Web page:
Xiao Ling stared hard into the open space. Walls of falling water cut her vision into flashes. The steam here had nothing to cling to and rose quickly up in clouds that were disintegrated by the large raindrops. The open lagoon was murky brown and choppy. A stench of brine and rotting matter clung to the air. Then she saw it. Every few seconds the haze broke for a brief glimpse of beyond. There was the blurred silhouette of a tall tower.  The top was distinct. She took the communicator.

“Tall tower, four spikes converging to a point, some kind of globe between. Looks blue, can’t confirm. At least thirty floors visible above the water line, a big one.”

“That’s Tomorrow Square. Mark your chart. You’re on top of the art museum, to the south. It’s an older building and could be completely under.”

Chen steered the boat around and suddenly the stone carved wall of a gothic building materialized among the clouds of moisture. It was covered in thick patches of creepers and moss that was soaked by the rain. The boat couldn’t slow in time and they bumped up against the side. The soft green growth cushioned the impact and the boat remained upright. The windows of the building were large arches with no glass inside. Only two of the floors were still above the water line. Standing up several meters above the roof was a nineteenth century clock tower. An off-white circular clock face was present on each of the visible three sides and one of them still had the ornate cast iron hands. The hands didn’t move. Xiao Ling and Chen fixed the boat beside a cracked faceless gargoyle and clambered through one of the openings.

The entire floor was a single waste-strewn open space peppered with bare supporting pillars. The air was still humid and stifling but the noise of the pounding rain was reduced sharply. The first booted footfalls from the two soldiers echoed all around with a thin papery rasp. They panted audibly from the extra effort needed in the extreme heat. Xiao Ling reached out and touched a grey concrete pillar, it was sweating. Chen pointed down at the dirty ground, there were damp footprints.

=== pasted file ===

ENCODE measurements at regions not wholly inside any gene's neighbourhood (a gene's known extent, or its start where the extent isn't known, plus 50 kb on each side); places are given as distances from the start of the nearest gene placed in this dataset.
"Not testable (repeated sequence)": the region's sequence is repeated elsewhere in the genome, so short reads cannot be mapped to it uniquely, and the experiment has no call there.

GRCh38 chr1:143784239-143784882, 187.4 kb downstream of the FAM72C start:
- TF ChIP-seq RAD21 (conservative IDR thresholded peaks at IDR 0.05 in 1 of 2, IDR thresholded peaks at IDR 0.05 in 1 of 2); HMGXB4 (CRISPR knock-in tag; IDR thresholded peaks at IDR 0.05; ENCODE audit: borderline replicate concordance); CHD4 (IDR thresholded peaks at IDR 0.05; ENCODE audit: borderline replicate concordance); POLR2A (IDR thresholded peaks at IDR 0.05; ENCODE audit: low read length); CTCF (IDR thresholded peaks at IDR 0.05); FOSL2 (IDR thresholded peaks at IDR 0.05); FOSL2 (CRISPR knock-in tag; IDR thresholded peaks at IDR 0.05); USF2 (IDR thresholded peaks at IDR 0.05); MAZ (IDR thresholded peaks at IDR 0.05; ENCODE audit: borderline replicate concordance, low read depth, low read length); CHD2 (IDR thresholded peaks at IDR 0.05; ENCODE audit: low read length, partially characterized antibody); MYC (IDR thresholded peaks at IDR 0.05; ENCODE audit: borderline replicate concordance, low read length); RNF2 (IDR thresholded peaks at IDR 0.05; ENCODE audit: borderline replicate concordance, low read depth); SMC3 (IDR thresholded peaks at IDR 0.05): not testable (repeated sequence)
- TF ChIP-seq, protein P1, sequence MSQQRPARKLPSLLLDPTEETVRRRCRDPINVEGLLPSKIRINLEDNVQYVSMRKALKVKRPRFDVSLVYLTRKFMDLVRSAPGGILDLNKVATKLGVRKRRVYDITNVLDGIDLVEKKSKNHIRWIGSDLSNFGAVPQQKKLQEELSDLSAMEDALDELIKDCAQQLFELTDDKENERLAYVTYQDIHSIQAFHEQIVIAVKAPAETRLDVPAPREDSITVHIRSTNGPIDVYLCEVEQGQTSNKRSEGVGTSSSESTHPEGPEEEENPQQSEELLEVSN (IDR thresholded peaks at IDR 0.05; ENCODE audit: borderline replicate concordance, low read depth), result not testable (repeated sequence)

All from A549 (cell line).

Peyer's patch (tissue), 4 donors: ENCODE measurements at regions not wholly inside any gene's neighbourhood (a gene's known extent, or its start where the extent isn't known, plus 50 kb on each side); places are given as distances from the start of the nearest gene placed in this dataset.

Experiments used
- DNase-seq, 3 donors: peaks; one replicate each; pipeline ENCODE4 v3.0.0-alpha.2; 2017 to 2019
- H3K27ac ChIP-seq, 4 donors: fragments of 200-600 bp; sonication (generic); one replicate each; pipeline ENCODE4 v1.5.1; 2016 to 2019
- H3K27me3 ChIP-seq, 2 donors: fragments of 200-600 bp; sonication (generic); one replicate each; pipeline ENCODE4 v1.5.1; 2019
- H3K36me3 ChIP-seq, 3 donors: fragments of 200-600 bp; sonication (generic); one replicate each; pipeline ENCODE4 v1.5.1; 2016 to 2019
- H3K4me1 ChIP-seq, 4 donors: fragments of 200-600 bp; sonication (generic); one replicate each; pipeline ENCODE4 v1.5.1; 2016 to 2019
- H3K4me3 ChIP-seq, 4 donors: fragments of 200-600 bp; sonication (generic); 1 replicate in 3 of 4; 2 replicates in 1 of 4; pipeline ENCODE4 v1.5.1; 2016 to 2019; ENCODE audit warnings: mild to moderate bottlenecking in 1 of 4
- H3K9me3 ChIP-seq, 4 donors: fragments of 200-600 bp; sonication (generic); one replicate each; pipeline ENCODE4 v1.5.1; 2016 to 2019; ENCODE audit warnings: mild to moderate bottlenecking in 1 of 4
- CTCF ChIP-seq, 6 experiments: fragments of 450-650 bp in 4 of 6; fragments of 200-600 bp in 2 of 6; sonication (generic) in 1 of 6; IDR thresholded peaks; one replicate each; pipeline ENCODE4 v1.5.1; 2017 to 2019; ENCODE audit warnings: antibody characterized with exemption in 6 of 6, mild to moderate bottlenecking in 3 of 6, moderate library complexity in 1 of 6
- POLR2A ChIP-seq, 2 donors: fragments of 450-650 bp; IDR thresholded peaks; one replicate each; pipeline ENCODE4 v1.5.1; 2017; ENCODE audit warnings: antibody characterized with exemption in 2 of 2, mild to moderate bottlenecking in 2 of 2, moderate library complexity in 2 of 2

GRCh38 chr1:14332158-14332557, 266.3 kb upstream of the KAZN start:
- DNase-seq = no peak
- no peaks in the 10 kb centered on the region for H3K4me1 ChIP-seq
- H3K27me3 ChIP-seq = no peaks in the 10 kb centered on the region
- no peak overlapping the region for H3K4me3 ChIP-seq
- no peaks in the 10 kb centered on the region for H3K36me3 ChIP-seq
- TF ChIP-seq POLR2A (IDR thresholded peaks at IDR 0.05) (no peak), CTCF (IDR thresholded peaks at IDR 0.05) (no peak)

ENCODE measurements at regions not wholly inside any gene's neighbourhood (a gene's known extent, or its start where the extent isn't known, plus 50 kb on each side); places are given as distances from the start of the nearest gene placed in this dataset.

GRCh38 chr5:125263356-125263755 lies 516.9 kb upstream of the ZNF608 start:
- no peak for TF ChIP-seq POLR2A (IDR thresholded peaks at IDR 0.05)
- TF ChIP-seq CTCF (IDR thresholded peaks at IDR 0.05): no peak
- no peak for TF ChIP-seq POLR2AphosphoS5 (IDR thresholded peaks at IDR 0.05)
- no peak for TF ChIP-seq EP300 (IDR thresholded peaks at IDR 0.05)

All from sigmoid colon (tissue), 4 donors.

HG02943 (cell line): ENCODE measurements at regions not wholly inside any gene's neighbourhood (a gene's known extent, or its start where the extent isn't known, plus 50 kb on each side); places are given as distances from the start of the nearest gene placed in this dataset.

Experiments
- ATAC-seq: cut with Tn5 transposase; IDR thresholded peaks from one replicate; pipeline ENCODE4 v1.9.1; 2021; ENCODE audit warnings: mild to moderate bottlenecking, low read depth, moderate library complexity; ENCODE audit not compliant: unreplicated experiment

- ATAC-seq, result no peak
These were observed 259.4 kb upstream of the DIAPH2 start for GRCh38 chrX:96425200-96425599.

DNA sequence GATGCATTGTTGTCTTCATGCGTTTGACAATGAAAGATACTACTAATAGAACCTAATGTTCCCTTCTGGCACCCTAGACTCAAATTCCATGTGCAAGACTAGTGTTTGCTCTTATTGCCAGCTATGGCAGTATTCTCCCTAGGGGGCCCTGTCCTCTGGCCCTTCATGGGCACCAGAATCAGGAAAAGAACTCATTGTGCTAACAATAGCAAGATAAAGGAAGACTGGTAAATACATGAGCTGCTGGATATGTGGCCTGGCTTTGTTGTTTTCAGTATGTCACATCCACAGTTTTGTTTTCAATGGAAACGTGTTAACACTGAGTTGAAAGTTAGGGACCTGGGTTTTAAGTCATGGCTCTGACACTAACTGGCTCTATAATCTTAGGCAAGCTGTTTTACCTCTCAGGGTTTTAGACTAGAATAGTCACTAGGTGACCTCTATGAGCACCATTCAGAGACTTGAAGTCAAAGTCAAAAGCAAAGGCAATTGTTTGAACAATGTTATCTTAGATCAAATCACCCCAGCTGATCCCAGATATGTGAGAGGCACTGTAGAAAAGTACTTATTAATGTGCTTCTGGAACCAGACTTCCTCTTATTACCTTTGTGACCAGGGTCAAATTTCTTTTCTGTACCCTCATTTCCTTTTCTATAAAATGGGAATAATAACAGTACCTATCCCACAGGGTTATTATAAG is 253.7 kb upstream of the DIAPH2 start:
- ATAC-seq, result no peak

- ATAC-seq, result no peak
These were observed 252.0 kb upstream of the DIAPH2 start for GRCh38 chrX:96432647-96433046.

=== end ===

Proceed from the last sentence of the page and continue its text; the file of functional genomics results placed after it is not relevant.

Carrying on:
The sound of something breaking rang out across the room. Xiao Ling drew her pistol and lined it up. Chen studied the hand held communicator’s screen.

Without warning, a humanoid figure broke from behind one of the pillars to the rear of the cavernous chamber. It ran away from them towards the far wall, which could not be seen clearly. The two soldiers broke into a sprint, Xiao Ling securing her pistol with two hands. The figure stopped and looked back. Xiao Ling didn’t hesitate. She dropped to one knee, raised her pistol and squeezed off three rounds. The three muffled clicks were followed by three sharp bangs that amplified around the chamber. Chen winced and cursed under his breath as his ears rang. He raised his hand to his temples. The figure crumpled into a heap.

They carefully approached then rolled the body with their feet. It was a female. The facial features were strange, the skin off-color and where there should have been dark eyes, there were green irises. Chen raised his communicator.

“Mutant terminated, sector A, the art museum.” Chen blinked hard. His brow was glowing red. Lines of water ran from his temples.

“Chen, are you OK?”

Xiao Ling’s eyes were suddenly drawn over Chen’s shoulder and into the room. Another figure broke from behind a pillar and ran off to their left. Xiao Ling raised her pistol at speed and let off a reaction shot which hit the pillar and send out a spray of dust and debris. The figure stopped in its tracks and raised its hands.

“Don’t shoot, I’m pure. I’m human.”

“Don’t fucking move,” shouted Xiao Ling as she closed on his position.

The man was wearing raggedy dated clothing and showed no obvious signs of mutation. Chen followed slowly holding up the communicator to take a scan. His hands had visible tremors and he shook his head as if trying to clear his vision.